بررسی خواص آماده سازی مواد شیمیایی باستانی: رنگدانه ها و داروها در قرون وسطی اسپانیای اسلامی
|کد مقاله||سال انتشار||مقاله انگلیسی||ترجمه فارسی||تعداد کلمات|
|1268||2011||8 صفحه PDF||سفارش دهید||محاسبه نشده|
Publisher : Elsevier - Science Direct (الزویر - ساینس دایرکت)
Journal : Journal of Archaeological Science, Volume 38, Issue 12, December 2011, Pages 3350–3357
The analysis of the contents of an Islamic glazed ceramic pot found in Zaragoza (Spain) revealed an ancient ‘chemical’ preparation (11th century AD). The use of several analytical techniques (optical microscopy, scanning electron microscopy with X-ray energy-dispersive spectrometry and X-ray diffraction, and pyrolysis-gas chromatography/mass spectrometry) enabled us to identify mineral, organic and vegetal components: orpiment, a fig, and some grape seeds, together with a small amount of gypsum. The purpose of this mixture may have been for colouring because orpiment, the yellow sulphide of arsenic, has been used as pigment in painted decorations and manuscripts since ancient times. Nevertheless, since “yellow arsenic” was also one of the most common remedies in Arabic pharmacology and medicine, the components we identified may have been part of a medical treatment. Moreover, knowledge of the chemical composition of the contents of this pot provides a means of establishing the best way to conserve them.
The characterization of archaeological materials is very valuable in terms of what it reveals about the artistic and manufacturing techniques of the past. An in-depth analytical study of ancient products can reveal information on how advanced technologically ancient societies were, and also on their diet, trade, rituals, and everyday activities (Goffer, 2007). Knowing the composition of archaeological findings also enables us to assess the state of conservation and ongoing degradation processes, to set up exhibition and storage conditions, and to plan the right conservation treatments. This paper reports the results of an investigation on the original contents recovered from a small glazed pot. The object was found during archaeological excavations from the ancient wall of Zaragoza (Fig. 1). This city wall was constructed in Roman times. For centuries some buildings were attached to the wall and part of these houses have remained buried in the sediments at the foot of the wall. The small glazed pot (Fig. 2) was found in these sediments, in the inner side of the wall, together with ceramics —almagra (red slip) and manganese-decorated pottery— and a large number of glass fragments, that suggest they belonged to an Islamic context, dating to the 11th century AD or Taifa period (Carrasco et al., 2009). The ceramic pot is 6.5 cm high, with a maximum diameter of 6.6 cm, completely glazed both inside and out, is yellow-honey in colour, and decorated with brown-black stripes. This type of decoration was common in Islamic ceramics of Taifa period, it was produced on an alkali-high lead glaze (around 3% K2O + Na2O and 45–48% PbO) and painted with manganese pigments (Pérez-Arantegui and Castillo, 2002); the pottery was made with calcareous clays, producing a cream body. Unlike in most other finds, part of the contents was blocking the mouth of the pot and it was not empty. This enabled us to study and analyze the complex contents. The main objective of this study was to understand the composition, but also the purpose of the products contained in the ceramic pot, using samples as small as possible. The knowledge we acquired of this composition means that sustainable methods can be found in order to conserve the pot and its contents. A multi-analytical approach, based on the use of complementary techniques, was carried out on the material collected from the pot in order to identify the materials in the object. Optical microscopy (OM) and scanning electron microscopy with an energy-dispersive X-ray spectrometer (SEM-EDX), together with X-ray diffraction (XRD), were all used to highlight the composition and the nature of the inorganic components and the presence of vegetal components. Pyrolysis-gas chromatography coupled with mass spectrometry (Py-GC/MS) was complementary used to reveal the presence and the composition of other organic substances.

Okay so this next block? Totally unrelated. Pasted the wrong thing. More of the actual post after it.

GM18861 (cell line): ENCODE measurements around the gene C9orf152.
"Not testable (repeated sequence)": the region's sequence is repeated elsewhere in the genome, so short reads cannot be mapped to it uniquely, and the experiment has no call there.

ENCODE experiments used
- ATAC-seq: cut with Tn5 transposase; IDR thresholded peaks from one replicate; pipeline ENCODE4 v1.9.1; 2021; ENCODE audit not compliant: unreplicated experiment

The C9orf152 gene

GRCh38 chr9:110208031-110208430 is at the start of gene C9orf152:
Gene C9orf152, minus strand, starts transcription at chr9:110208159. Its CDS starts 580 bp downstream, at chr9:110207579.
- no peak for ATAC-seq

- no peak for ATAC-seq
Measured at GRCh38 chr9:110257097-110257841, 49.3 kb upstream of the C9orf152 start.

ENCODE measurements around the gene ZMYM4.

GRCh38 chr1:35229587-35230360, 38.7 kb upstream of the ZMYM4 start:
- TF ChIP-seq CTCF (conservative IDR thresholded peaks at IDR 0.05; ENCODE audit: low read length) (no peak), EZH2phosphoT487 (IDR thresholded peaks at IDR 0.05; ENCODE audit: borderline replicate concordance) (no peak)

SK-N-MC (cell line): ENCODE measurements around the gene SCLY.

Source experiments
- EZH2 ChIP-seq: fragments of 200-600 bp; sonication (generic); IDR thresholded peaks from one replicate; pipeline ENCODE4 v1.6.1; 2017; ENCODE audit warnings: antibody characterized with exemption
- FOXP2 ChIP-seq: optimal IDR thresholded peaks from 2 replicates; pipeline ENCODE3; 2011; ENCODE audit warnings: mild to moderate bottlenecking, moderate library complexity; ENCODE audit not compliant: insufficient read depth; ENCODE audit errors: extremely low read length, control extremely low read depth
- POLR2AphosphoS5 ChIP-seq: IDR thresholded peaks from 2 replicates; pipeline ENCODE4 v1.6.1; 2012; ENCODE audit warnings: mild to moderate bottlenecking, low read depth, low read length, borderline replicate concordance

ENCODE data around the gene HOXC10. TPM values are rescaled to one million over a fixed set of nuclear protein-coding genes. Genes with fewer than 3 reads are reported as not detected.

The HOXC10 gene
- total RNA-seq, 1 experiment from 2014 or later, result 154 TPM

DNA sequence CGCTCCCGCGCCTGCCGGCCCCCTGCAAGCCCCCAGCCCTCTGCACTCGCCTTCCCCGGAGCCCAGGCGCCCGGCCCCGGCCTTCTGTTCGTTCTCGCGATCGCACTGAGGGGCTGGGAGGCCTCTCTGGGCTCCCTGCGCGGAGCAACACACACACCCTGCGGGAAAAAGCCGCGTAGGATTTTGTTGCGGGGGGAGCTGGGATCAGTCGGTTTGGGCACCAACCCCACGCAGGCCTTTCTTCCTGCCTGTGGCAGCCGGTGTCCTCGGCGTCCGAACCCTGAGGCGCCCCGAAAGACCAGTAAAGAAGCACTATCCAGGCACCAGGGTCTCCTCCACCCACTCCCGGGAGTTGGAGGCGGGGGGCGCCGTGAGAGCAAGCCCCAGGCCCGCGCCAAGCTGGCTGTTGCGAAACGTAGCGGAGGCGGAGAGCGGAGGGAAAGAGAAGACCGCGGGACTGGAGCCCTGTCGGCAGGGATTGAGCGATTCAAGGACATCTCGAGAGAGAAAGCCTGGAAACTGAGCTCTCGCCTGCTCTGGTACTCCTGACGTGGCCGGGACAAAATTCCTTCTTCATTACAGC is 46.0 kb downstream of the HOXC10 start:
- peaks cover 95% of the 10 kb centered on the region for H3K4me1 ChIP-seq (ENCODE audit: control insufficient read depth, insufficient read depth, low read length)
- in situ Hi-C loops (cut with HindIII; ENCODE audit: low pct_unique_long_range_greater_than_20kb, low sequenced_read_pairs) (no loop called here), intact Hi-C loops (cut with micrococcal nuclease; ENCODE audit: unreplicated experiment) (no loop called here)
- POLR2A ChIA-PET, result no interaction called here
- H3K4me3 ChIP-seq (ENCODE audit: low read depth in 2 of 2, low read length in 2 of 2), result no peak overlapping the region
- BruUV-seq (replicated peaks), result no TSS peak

نتیجه گیری انگلیسی
The analysis of the contents of an Islamic glazed ceramic pot highlighted the ingredients of an ancient ‘chemical’ preparation. Mineral, organic and vegetal components were identified thanks to the use of several analytical techniques in few micro-samples. In the moment of the finding, the small pot contained a fig, three grape or raisin seeds, a significant quantity of orpiment (6.5–7 g) and a small amount of gypsum. The purpose of this mixture may have been as a colouring agent: a pigment with a possible yellow, orange or “golden” tint. Nevertheless, due to the lack of knowledge available on medieval compounded drugs, the mixture may have been used as part of a preparation of a medical treatment. Orpiment and figs were well-known components of remedies, as “simples”, thus the use of both ingredients in conjunction may have been to modify their result or even to prevent the poisonous effects of the arsenic. Knowledge of the composition of the contents will also help in choosing a suitable conservation treatment of the pot and its contents. The natural perishability of the fig and the seeds, and the chemical reactivity of the orpiment require special conservation procedures. On the one hand, the organics must be preserved and on the other, the orpiment requires an inert environment for. In addition, due to the poisonous nature of the As2S3, the exhibition and storage conditions need to be carefully selected.